Maternal and Child Health Journal

, Volume 15, Issue 7, pp 1088–1096

Preterm Birth During an Extreme Weather Event in Québec, Canada: A “Natural Experiment”

  • Nathalie Auger
  • Erica Kuehne
  • Marc Goneau
  • Mark Daniel
Article

DOI: 10.1007/s10995-010-0645-0

Cite this article as:
Auger, N., Kuehne, E., Goneau, M. et al. Matern Child Health J (2011) 15: 1088. doi:10.1007/s10995-010-0645-0

Abstract

To clarify the relationship between preterm birth (PTB) and extreme weather events, we evaluated PTB during a January 1998 ice storm that had led to a provincial emergency in the middle of winter in the province of Québec, Canada. Singleton live births for three periods (1993–1997, 1998, 1999–2003) were obtained (N = 855,320). PTB was defined as gestational age <37 completed weeks. Births in the Triangle of Darkness, the area most strongly affect by the storm, were geocoded. Multivariate logistic regression was used to calculate the likelihood of PTB for the Triangle relative to metropolitan Montréal, adjusting for maternal age, education, civil status, maternal birthplace, and previous deliveries. Associations for 1998 relative to other periods were evaluated. Short-term (January–February) and long-term (March–October) exposure periods were examined. The proportion PTB for 1998 January–February births in the Triangle (8.7%) was high compared with 1998 March–October births (6.0%) and with the corresponding proportions for 1993–1997 (6.2%) and 1999–2003 (6.9%). Covariate-adjusted odds of PTB for January–February 1998 were 27% higher for the Triangle relative to metropolitan Montréal, though precision was low. Furthermore, adjusted odds were 28% higher for 1998 relative to 1999–2003, despite increasing rates of PTB over time. Odds were not elevated over a long-term exposure period. This study suggests a weak association between PTB and exposure to extreme weather for the two months following an ice storm, but not for later periods after the storm.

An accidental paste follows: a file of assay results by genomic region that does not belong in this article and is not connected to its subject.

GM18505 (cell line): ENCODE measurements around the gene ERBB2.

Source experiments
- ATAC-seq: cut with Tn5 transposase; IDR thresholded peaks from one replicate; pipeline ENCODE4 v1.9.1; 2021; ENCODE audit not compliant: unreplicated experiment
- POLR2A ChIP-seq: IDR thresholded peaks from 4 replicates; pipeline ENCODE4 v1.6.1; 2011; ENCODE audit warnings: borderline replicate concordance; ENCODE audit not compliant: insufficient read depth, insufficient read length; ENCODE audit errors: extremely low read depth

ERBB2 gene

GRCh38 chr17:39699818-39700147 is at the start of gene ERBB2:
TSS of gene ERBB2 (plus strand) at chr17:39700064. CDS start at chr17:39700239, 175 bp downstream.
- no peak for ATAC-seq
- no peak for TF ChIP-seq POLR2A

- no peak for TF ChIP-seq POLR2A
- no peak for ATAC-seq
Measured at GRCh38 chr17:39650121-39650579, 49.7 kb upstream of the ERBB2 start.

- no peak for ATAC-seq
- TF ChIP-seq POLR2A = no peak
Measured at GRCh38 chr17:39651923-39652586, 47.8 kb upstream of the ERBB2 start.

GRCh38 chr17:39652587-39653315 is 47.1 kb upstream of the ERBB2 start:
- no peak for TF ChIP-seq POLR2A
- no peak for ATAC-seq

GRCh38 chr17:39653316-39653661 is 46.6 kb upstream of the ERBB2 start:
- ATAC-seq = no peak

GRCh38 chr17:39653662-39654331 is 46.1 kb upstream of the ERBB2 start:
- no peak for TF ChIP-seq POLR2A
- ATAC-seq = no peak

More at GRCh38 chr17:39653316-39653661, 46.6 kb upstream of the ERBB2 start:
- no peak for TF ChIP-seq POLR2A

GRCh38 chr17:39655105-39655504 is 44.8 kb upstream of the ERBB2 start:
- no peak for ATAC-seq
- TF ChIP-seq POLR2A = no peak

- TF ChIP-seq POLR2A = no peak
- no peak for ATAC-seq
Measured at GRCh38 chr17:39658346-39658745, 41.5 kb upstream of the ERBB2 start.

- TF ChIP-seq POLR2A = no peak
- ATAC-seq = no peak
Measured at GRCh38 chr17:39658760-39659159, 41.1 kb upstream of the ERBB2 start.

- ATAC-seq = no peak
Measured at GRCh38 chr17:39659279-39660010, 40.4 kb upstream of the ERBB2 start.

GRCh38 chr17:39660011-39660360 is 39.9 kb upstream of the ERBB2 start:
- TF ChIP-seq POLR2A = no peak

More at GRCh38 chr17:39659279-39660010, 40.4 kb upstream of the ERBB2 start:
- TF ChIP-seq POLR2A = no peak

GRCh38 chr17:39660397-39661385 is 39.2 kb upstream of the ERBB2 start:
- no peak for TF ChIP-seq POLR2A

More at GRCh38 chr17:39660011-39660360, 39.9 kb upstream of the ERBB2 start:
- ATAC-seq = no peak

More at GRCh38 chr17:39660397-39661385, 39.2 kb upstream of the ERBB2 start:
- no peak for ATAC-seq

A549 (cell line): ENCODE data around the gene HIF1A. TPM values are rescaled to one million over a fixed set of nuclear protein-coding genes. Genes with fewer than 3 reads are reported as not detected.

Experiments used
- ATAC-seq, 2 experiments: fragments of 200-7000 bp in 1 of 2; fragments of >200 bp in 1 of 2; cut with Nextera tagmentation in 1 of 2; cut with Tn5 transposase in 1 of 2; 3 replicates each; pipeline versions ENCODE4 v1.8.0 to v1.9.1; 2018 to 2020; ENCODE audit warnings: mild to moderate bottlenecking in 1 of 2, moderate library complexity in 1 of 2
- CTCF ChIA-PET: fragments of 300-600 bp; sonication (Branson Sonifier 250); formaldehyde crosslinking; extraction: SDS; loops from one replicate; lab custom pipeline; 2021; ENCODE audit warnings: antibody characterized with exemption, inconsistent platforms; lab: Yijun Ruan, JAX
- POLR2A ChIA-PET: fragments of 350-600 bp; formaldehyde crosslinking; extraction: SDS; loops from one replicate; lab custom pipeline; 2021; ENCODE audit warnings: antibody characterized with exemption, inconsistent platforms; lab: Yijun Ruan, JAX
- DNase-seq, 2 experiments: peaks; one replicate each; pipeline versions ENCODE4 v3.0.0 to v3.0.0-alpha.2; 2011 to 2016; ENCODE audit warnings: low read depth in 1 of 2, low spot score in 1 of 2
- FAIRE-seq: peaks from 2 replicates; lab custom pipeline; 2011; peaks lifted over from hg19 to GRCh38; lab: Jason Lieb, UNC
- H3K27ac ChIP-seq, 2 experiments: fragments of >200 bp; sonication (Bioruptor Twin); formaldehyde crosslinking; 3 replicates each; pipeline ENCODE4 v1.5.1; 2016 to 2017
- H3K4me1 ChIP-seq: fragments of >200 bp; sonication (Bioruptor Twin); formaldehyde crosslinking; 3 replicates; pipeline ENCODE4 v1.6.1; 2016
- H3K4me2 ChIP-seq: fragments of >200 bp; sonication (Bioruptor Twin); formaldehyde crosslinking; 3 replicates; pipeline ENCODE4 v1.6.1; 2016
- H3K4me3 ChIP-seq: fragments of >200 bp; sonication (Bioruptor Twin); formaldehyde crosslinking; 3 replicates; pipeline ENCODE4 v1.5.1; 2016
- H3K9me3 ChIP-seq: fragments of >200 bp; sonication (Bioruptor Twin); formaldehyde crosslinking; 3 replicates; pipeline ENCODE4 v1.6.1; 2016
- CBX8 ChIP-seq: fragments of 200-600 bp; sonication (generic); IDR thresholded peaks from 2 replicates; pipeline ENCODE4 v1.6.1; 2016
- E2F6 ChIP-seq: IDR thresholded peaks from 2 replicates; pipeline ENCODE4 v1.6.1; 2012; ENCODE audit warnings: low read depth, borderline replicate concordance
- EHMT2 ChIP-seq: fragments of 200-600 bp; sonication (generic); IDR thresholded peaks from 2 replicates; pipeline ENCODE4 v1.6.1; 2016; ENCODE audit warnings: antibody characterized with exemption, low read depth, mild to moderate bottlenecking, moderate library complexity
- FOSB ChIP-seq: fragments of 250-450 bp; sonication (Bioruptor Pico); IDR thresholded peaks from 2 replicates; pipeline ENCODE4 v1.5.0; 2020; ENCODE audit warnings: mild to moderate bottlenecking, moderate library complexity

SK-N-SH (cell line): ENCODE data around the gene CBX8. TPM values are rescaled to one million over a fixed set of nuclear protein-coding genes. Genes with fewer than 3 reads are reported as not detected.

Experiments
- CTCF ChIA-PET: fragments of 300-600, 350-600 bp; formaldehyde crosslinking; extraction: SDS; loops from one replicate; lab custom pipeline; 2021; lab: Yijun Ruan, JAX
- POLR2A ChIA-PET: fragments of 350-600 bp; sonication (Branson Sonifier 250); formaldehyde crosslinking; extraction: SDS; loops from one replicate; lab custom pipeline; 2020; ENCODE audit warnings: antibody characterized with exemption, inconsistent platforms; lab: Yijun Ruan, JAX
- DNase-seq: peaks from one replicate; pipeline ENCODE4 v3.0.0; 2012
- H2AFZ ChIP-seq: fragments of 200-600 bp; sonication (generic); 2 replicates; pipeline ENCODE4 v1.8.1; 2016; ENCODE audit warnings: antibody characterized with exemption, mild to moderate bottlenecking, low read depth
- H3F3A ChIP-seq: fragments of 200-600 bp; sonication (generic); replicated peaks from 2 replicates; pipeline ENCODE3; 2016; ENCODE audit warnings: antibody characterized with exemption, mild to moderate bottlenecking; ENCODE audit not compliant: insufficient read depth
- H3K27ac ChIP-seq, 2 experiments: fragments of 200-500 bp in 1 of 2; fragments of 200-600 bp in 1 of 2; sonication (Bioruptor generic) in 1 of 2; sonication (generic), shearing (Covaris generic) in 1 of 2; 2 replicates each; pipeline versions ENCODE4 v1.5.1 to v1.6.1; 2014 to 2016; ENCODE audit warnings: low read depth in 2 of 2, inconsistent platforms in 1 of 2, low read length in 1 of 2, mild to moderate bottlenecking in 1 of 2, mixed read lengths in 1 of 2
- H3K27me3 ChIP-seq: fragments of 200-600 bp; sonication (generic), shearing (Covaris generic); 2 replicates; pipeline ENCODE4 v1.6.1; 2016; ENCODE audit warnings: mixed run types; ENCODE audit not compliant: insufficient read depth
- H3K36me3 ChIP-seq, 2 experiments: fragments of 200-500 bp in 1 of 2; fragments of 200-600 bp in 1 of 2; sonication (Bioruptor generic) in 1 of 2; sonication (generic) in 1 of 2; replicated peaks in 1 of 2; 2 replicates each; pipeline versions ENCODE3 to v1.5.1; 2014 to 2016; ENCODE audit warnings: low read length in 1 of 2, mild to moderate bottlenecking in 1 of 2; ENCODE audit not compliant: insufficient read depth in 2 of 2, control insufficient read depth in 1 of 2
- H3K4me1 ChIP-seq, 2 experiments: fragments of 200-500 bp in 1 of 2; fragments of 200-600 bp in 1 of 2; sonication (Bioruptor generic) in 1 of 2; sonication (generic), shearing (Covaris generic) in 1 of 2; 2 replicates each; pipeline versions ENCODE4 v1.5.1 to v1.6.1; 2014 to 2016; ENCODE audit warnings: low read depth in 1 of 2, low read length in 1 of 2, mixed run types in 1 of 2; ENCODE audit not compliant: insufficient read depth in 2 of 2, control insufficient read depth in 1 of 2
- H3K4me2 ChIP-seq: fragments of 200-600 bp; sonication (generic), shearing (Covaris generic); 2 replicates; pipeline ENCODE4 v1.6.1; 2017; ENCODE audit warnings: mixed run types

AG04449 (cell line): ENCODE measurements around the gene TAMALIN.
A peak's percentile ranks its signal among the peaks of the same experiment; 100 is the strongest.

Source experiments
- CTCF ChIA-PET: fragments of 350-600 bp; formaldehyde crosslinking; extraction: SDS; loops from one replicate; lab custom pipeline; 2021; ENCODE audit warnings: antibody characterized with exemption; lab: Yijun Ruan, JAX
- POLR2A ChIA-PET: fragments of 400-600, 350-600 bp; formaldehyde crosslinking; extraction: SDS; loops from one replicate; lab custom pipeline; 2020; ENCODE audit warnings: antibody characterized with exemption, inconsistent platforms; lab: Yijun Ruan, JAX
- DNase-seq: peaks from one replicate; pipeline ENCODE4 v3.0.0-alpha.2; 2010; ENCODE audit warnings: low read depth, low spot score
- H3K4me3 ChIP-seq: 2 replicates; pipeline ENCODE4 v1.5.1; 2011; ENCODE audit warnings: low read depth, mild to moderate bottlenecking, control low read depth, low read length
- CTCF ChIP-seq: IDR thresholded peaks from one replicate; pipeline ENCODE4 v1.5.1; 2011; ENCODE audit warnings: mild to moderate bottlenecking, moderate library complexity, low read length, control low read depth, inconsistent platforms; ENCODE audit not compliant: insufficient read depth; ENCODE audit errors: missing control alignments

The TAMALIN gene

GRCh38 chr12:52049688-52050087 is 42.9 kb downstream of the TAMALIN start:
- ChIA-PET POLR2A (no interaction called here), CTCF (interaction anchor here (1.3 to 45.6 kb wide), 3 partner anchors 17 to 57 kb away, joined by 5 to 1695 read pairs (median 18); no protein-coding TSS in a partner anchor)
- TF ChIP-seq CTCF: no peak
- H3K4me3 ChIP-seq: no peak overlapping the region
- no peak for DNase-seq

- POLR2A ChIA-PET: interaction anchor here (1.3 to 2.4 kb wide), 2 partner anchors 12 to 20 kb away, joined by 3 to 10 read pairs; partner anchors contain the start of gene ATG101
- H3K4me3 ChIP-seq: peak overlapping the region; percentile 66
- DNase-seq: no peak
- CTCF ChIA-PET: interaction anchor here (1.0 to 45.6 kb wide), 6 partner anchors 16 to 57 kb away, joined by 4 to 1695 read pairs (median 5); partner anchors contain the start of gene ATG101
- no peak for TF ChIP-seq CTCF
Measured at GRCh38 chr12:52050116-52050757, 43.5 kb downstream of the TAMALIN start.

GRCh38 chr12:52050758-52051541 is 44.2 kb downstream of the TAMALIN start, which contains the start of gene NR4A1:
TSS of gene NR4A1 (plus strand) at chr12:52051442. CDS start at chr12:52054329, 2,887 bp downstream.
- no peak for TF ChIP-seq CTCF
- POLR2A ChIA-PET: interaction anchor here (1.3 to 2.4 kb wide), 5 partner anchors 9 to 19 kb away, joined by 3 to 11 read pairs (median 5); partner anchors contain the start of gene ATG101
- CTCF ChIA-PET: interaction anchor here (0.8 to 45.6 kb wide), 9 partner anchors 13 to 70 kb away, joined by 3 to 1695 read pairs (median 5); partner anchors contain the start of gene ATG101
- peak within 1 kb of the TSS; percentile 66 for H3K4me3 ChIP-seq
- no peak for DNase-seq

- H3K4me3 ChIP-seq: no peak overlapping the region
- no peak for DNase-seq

Keywords

ClimateEnvironment and public healthPremature birthStressful eventsStress, physiological

Copyright information

© Springer Science+Business Media, LLC 2010

Authors and Affiliations

  • Nathalie Auger
    • 1
    • 2
    • 3
  • Erica Kuehne
    • 4
  • Marc Goneau
    • 1
  • Mark Daniel
    • 2
    • 3
    • 5
  1. 1.Institut national de santé publique du QuébecMontréalCanada
  2. 2.Research Centre of the University of Montréal Hospital CentreMontréalCanada
  3. 3.Department of Social and Preventive MedicineUniversity of MontréalMontréalCanada
  4. 4.Department of Environmental and Occupational HealthUniversity of MontréalMontréalCanada
  5. 5.School of Health SciencesUniversity of South AustraliaAdelaideAustralia